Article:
This blog is a follow up from a recent, well attended, program on Haunted Hikes in New Hampshire and Maine at the Conway Public Library presented by author Marianne O’Connor. She gave a great program illustrated with spooky audio and visual effects. She also kindly donated a brand new copy of the 2nd edition of her book to the library.
Inspired by her presentation, I went into the catacombs of the Conway Public Library's Henney History Room cellar and dug out some items to share with you this Halloween night on four of her many stories and hikes about Nancy, Willey, Devil's Den, and Chocorua.
The Nancy Story
Thomas Cole was one of the first people to illustrate the site of the Nancy tragedy in 1828. The original sketches can be found in the Detroit Institute of Arts at this link. He also wrote out the story in his journal.
In 1848, William Oakes included the story in his book, Scenery of the White Mountains.
Some of the prints were hand colored.
The original drawing used to make the print is at the Currier Museum and can be seen here.
That story is certainly enough to give one the "willies." In fact some say that term comes from a historical event that happened in New Hampshire. See this link here.
The Willey Slide
This painting by Charles Codman on display at the Conway Public Library is a fairly accurate depiction of the site where the Willey Slide occured. This view has often been confused with another much more famous painting in Washington D.C. at the Smithsonian's National Gallery of Art. For more on this "landscape of terror" see one of our previous blogs here.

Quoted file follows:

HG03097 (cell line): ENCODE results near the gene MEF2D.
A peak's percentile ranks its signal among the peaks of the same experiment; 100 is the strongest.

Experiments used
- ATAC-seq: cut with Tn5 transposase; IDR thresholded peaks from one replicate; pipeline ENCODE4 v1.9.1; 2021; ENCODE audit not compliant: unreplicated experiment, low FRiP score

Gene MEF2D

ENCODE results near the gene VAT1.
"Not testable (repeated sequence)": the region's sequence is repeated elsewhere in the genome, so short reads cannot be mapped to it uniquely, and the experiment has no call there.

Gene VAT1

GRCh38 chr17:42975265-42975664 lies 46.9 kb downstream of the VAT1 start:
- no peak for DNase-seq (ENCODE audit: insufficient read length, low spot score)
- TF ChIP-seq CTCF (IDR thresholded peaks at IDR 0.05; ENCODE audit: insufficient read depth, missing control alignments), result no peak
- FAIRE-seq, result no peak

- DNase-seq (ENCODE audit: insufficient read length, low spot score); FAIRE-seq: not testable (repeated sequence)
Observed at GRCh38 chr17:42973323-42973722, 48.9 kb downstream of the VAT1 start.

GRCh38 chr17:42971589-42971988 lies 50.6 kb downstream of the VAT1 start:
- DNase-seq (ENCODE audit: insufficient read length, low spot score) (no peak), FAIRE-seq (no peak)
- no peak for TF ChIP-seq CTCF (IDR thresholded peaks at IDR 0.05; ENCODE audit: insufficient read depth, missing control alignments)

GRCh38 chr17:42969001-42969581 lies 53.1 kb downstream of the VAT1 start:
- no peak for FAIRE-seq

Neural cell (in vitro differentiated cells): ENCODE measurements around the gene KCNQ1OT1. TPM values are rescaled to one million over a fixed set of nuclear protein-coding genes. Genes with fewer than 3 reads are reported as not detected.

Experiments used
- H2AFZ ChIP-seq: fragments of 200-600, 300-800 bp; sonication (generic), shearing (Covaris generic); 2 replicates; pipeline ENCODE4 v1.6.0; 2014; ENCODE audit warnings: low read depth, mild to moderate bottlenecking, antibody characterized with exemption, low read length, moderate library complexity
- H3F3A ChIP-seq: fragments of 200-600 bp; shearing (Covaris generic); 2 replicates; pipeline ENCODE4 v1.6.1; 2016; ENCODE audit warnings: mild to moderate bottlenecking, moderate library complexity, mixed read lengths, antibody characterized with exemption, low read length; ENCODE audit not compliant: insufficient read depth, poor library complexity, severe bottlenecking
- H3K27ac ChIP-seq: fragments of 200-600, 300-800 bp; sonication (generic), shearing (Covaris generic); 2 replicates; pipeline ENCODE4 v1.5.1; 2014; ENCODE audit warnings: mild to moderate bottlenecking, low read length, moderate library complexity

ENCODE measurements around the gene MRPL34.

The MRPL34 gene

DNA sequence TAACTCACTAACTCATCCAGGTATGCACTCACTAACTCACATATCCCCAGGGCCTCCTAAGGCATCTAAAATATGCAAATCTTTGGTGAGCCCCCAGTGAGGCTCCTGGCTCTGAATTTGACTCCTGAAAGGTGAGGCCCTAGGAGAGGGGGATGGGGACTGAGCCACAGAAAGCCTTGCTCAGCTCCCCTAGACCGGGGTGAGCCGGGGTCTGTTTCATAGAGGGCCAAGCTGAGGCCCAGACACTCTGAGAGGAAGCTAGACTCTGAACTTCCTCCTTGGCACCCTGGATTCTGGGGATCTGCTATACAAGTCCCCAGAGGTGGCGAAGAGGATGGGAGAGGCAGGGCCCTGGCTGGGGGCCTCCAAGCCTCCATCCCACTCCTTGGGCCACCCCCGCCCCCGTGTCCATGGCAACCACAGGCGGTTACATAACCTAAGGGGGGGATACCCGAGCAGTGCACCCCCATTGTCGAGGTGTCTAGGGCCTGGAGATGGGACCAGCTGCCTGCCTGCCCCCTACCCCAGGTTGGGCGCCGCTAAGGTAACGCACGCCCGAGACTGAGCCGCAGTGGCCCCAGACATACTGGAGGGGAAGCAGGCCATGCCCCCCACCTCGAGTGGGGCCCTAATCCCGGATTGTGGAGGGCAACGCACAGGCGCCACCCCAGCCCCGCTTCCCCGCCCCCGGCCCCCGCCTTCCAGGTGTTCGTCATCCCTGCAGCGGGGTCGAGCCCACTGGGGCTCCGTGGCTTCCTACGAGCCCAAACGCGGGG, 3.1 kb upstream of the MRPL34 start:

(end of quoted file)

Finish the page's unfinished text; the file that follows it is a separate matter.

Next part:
The large rocks at the bottom of this painting by Thomas Hill now at the New Hampshire Historical Society formed a cave like feature known as Devil's Den below the cathedral cave on Cathedral Ledge in Conway. For more information on the painting see this link. The Devil's Den was a popular tourist attraction in the 19th century and was promoted in guide books for the area.
Asher B. Durand did two paintings showing the Devil's Den. One can be found at the Albany Institute here and in a private collection here. It was also featured in stereo views when Cathedral Ledge was known as Hart's Ledge. See these links here and here.
The Curse of Chocorua
Our final story for tonight is the legend of Chocorua. This also fascinated Thomas Cole when he was a young romantic. He did a number of sketches to prepare for a now lost painting known only today from this print. The sketches can be seen at this link. Like the Nancy story he also wrote out the legend of Chocorua in his journal.
For the relationship of this painting with Conway see this blog here.
For more details on this or any other historical subject in the White Mountains, contact us at the Conway Public Library's Henney History Room.